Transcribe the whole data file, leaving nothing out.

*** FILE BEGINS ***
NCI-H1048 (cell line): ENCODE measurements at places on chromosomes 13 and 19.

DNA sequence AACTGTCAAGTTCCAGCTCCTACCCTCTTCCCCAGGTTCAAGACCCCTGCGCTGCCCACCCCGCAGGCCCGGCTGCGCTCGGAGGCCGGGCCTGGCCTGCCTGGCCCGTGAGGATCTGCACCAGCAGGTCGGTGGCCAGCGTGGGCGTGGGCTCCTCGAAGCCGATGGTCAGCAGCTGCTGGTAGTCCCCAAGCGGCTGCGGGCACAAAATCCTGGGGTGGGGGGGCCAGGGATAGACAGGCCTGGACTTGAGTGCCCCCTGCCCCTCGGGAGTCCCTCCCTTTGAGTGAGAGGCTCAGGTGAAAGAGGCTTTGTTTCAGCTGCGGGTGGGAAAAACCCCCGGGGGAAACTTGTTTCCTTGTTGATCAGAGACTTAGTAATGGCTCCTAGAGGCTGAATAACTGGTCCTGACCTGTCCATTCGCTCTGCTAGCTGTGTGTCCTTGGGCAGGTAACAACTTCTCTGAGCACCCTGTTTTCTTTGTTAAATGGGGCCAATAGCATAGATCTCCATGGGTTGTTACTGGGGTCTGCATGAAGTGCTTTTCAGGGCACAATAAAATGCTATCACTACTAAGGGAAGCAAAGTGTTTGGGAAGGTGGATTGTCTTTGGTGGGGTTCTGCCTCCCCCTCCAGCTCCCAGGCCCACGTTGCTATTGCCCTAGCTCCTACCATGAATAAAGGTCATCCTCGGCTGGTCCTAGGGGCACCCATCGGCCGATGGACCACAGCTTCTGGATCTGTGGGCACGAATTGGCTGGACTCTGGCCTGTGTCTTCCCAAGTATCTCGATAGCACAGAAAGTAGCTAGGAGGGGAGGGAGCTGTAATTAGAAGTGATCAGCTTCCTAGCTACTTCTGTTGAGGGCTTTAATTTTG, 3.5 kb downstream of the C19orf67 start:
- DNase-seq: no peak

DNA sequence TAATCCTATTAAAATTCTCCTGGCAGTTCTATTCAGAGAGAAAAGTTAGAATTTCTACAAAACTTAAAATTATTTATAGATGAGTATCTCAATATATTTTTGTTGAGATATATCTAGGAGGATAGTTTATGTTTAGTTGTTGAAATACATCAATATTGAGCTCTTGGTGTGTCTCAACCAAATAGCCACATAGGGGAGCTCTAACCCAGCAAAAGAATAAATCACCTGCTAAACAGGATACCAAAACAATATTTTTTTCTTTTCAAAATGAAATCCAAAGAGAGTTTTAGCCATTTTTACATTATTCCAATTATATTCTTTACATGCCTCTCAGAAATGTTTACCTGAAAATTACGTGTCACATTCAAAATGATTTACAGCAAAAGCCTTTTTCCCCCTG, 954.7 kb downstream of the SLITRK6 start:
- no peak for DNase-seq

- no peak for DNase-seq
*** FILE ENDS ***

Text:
NCI-H1048 (cell line): ENCODE measurements at places on chromosomes 13 and 19.

DNA sequence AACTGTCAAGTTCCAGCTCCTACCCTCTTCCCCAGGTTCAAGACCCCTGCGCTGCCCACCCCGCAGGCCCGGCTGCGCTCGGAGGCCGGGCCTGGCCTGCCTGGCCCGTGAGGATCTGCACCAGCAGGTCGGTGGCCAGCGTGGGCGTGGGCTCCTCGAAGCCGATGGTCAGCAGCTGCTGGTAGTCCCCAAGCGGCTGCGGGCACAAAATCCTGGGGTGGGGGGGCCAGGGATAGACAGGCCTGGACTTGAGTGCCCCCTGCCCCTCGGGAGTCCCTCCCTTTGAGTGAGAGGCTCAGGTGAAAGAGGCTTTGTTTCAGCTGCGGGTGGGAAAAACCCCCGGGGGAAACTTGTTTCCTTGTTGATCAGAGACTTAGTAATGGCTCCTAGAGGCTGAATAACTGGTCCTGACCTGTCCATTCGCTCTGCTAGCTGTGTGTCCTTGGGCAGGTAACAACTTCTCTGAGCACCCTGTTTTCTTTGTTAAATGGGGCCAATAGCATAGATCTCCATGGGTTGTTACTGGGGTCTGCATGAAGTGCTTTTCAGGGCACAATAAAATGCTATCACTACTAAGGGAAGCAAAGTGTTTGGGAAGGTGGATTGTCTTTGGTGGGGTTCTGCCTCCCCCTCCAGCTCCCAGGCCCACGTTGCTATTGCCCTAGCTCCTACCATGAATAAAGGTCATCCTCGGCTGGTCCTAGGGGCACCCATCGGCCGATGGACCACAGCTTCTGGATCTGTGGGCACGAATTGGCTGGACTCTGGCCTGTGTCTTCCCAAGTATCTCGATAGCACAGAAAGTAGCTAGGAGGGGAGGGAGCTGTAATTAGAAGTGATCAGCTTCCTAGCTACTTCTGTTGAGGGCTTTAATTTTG, 3.5 kb downstream of the C19orf67 start:
- DNase-seq: no peak

DNA sequence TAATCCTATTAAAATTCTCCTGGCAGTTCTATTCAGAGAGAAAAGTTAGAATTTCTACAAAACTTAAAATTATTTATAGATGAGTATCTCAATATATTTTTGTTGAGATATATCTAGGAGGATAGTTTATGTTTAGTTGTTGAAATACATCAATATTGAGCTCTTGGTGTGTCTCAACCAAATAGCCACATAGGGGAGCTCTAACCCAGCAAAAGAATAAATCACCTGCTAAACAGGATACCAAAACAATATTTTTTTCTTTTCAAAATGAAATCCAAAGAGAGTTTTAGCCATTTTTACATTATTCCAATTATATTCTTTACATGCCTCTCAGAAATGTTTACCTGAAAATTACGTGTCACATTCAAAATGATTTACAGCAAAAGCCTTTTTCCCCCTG, 954.7 kb downstream of the SLITRK6 start:
- no peak for DNase-seq

- no peak for DNase-seq